And it won’t be so easy for those on the front lines – the doctors and health-care workers, obviously, but also for the army and the police who are trying to keep the streets clear, the supermarket staff who need to get to work each day, the people who pick up the garbage or – for now at least, thank you Eskom – keep the lights on. Spare them a thought, and a prayer if you have one.

There is a strange sense of calm. Is this the phony war, you wonder, as you follow the news? The pretend-war before the real one arrives? And how bad will it be? Perhaps we will – all of us here in South Africa – get off quite lightly. And perhaps we won’t.

It is too early to tell. So back to our pastimes and interests we will go, to our photographs and collages, to catching up on films – we watched The Piano again, last night, and it still packs a wallop – and following the news while we try not to obsess.

Tomorrow is a work day. The work goes on.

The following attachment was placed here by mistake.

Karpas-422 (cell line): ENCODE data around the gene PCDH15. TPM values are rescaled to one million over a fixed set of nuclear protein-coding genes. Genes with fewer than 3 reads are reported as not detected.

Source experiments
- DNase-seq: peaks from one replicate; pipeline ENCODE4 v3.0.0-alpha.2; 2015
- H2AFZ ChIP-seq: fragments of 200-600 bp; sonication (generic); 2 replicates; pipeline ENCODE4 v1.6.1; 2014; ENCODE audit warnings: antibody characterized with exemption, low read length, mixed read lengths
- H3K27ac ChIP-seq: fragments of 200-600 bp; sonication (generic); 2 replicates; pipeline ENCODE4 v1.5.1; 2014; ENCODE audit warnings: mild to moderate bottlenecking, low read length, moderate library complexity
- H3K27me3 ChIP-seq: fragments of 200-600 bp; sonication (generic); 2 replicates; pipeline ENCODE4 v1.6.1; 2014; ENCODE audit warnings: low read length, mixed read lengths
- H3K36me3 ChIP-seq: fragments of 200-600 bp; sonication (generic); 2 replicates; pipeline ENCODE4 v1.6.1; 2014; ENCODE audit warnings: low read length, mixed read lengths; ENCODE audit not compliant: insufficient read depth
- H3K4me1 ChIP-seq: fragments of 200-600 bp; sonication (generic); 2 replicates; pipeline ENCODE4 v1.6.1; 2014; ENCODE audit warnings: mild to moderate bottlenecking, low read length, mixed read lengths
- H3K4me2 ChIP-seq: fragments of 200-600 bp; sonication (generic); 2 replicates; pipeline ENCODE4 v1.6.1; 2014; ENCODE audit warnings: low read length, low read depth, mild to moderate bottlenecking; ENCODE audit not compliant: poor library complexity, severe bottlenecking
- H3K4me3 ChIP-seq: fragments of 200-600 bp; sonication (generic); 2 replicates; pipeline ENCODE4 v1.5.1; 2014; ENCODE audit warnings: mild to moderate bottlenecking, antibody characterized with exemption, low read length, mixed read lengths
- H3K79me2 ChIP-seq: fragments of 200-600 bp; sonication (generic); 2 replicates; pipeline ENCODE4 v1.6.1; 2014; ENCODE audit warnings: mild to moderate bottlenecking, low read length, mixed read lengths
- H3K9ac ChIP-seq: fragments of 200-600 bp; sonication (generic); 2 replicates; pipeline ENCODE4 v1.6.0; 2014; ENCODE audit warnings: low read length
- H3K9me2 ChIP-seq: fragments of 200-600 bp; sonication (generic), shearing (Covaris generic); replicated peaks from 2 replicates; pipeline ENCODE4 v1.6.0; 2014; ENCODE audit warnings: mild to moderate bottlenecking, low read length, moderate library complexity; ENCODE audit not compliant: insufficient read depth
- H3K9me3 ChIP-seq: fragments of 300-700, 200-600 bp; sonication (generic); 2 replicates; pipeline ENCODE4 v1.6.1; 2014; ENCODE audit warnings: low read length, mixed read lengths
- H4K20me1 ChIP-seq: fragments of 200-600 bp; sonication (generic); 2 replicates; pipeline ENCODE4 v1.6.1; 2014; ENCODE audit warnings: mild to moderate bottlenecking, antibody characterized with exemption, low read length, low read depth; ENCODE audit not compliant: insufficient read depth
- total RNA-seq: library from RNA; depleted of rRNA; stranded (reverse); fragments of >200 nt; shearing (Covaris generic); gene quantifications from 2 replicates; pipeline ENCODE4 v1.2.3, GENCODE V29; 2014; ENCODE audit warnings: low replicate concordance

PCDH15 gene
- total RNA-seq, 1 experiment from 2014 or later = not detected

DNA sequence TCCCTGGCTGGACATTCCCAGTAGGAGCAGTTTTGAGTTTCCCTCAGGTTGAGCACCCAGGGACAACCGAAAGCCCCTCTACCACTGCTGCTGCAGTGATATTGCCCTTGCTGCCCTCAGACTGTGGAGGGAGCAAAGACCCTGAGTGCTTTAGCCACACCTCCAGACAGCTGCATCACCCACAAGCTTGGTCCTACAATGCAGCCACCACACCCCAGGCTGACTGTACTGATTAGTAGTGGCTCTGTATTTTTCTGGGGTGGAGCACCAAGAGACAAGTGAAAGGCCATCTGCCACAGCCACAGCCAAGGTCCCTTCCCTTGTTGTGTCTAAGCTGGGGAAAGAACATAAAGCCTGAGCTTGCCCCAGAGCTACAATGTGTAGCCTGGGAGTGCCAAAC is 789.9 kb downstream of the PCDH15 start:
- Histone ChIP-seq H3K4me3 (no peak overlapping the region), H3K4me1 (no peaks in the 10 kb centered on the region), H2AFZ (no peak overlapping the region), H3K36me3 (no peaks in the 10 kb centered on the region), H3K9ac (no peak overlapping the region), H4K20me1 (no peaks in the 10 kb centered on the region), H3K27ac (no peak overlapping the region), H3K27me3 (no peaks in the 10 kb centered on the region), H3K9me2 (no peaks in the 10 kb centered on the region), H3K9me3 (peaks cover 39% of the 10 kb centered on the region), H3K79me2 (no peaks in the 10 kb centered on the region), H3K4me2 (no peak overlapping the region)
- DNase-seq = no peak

Istanbul Archeological Museums

Istanbul, formerly Constantinople, is as we all know a modern yet ancient and historic city planted at the crossroads of East and West.

So it is not surprising, I guess, given its history and place, that the collection of antiquities held in the three institutions that make up Istanbul’s Archeological Museums is quite extraordinary – from tiled friezes that once graced the walls of Babylon, to ancient sculptures of such delicate humanity that what you see is not a general representation but the person himself, as in the figure below, which I kept coming back to.

This next, far more massive figure, from atop a column I imagine, though stylised and formal, still holds in the curve of the lips, the mouth, something human and identifiable – contrast, for example, with the flat and two-dimensional figures in the relief with chariot and horses, or the head of a man before that.

And lastly – look at the intense use of colour, in this frieze from Babylon – and look at that lion! Is that not the very ‘lion-ness’ of lions, in the ricture of his snarl, the bristling intensity of his pose!

The Basilica Cistern, Istanbul

The Basilica Cistern in Istanbul is an underground wonder, an engineering marvel, dating back to the 6th century.